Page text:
Jump to ContentJump to Main Navigation
The Foreign Policy DisconnectWhat Americans Want from Our Leaders but Don't Get$
Users without a subscription are not able to see the full content.

Benjamin I. Page and Marshall M. Bouton

Print publication date: 2006

Print ISBN-13: 9780226644615

Published to Chicago Scholarship Online: March 2013

DOI: 10.7208/chicago/9780226644592.001.0001

Show Summary Details
Page of

PRINTED FROM CHICAGO SCHOLARSHIP ONLINE (www.chicago.universitypressscholarship.com). (c) Copyright University of Chicago Press, 2021. All Rights Reserved. An individual user may print out a PDF of a single chapter of a monograph in CHSO for personal use.date: 27 September 2021

Economic Well-Being and Economic Justice

Economic Well-Being and Economic Justice

Chapter:
(p.174) Chapter Six Economic Well-Being and Economic Justice
Source:
The Foreign Policy Disconnect
Publisher:
University of Chicago Press
DOI:10.7208/chicago/9780226644592.003.0007

This chapter shows that contrary to much conventional wisdom, the U.S. public does not reject the idea of foreign aid. Instead, opposition to existing aid programs focuses on strategic and military uses of aid and also reflects extreme overestimates of the amount of aid that is actually given. In harmony with widely shared justice-related goals, many types of humanitarian aid are favored by large majorities of Americans. These include food and medical assistance, development aid, and help to reduce population growth and to prevent and treat AIDs, especially in Africa. Some of the international economic policies favored by large majorities of the American public, however, particularly those concerning protection of Americans' jobs, restrictions on immigration, and provision of humanitarian aid abroad, do not appear to have been fully embraced by U.S. policymakers or enacted into policy. In some cases official U.S. foreign policy has conflicted with policy preferences held by large majorities of Americans.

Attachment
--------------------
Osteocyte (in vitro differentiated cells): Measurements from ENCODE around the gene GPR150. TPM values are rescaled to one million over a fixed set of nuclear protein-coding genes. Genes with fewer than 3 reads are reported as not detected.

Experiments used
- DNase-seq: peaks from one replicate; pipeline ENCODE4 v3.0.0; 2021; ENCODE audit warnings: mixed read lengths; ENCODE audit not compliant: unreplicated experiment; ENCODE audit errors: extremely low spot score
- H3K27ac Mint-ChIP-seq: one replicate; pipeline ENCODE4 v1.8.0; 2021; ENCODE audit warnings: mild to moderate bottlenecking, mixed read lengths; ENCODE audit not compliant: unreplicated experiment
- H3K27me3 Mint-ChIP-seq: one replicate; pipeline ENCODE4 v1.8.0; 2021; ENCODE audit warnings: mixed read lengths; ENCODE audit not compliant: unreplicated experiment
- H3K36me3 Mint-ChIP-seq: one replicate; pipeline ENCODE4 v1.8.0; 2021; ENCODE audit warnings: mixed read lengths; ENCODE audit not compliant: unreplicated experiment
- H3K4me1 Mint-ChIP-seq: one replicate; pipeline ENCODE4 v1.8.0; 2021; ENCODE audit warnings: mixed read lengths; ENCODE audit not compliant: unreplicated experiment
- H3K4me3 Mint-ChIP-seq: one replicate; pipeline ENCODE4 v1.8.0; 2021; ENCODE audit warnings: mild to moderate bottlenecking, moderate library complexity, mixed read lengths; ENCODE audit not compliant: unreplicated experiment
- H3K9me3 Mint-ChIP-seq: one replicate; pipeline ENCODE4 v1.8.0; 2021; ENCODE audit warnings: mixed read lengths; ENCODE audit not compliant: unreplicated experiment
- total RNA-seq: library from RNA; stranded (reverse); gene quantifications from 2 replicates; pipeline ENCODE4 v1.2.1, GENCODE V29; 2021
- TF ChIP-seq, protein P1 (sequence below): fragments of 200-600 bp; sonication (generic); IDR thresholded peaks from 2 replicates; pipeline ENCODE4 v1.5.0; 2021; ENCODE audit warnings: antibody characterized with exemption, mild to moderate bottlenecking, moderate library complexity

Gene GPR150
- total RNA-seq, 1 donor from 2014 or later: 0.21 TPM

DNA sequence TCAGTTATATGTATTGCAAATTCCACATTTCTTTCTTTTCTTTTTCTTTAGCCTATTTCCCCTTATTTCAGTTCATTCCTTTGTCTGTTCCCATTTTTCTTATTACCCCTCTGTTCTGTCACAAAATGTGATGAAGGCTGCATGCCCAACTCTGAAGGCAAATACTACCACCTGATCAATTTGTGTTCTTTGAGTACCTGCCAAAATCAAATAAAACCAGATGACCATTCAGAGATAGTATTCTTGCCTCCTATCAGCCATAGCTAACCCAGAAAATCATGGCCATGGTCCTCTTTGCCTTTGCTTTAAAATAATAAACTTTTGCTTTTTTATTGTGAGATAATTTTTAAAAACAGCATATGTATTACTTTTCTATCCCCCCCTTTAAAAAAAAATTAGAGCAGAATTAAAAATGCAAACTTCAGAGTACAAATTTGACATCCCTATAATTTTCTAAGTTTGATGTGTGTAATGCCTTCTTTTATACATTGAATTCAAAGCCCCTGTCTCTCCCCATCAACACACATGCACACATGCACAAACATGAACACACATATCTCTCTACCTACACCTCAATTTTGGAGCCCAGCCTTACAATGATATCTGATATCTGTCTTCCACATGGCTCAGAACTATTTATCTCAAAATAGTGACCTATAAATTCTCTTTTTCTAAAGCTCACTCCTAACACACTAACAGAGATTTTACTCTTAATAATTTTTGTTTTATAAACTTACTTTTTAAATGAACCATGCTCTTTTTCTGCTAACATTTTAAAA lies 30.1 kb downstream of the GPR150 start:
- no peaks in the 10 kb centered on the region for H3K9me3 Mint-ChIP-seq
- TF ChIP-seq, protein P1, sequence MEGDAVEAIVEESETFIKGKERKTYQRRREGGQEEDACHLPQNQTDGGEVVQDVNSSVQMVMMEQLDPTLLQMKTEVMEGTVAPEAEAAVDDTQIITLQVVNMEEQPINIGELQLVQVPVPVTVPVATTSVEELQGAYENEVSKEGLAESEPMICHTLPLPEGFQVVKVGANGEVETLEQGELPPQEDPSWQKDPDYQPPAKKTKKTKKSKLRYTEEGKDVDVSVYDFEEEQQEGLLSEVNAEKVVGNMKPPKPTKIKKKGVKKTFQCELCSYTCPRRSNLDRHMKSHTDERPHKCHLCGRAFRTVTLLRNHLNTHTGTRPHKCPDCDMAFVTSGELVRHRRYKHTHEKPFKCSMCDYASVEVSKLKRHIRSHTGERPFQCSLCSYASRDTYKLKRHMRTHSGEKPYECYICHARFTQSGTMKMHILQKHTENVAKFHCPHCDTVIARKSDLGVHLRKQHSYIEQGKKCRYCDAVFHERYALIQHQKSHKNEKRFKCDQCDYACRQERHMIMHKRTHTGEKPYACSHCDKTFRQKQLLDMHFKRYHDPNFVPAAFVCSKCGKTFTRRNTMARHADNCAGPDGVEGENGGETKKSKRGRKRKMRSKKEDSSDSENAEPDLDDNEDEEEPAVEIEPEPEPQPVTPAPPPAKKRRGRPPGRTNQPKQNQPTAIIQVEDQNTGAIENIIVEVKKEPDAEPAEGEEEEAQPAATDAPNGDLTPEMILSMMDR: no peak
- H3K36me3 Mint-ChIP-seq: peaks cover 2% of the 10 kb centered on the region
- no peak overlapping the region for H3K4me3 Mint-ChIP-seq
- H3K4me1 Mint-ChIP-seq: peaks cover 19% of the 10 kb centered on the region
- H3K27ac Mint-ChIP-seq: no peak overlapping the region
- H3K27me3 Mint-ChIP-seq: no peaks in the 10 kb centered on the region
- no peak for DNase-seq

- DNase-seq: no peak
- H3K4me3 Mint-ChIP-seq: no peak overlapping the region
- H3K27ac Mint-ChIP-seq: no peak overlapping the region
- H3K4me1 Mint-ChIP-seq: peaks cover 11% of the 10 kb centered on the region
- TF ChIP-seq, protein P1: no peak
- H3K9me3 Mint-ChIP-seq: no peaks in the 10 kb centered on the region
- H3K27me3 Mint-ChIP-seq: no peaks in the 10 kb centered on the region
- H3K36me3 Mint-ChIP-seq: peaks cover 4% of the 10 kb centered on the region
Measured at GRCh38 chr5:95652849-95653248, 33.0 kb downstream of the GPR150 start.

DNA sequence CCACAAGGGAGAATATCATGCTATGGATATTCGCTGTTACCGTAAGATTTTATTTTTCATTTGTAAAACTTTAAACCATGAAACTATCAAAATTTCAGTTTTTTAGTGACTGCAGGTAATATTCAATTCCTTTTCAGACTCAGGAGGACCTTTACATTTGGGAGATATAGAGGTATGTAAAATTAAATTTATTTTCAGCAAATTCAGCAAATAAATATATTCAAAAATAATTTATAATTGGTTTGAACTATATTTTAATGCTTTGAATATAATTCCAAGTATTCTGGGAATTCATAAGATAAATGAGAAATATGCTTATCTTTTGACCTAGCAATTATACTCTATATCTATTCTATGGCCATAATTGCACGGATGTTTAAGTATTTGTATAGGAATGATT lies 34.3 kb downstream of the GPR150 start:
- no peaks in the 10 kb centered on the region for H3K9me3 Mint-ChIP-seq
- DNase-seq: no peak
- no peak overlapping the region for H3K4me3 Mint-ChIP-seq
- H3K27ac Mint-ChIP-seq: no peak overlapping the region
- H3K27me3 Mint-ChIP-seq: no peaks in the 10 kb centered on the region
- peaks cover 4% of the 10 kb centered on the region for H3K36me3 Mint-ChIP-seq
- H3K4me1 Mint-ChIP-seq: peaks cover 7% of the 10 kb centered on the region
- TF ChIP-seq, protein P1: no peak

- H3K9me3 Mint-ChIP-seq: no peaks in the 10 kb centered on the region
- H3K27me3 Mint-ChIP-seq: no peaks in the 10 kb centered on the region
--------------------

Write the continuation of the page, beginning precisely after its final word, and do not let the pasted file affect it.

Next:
Keywords:   U.S. public, foreign aid, humanitarian aid, international economic policies, American jobs, immigration, U.S. foreign policy, policymakers

Chicago Scholarship Online requires a subscription or purchase to access the full text of books within the service. Public users can however freely search the site and view the abstracts and keywords for each book and chapter.

Please, subscribe or login to access full text content.

If you think you should have access to this title, please contact your librarian.

To troubleshoot, please check our FAQs, and if you can't find the answer there, please contact us.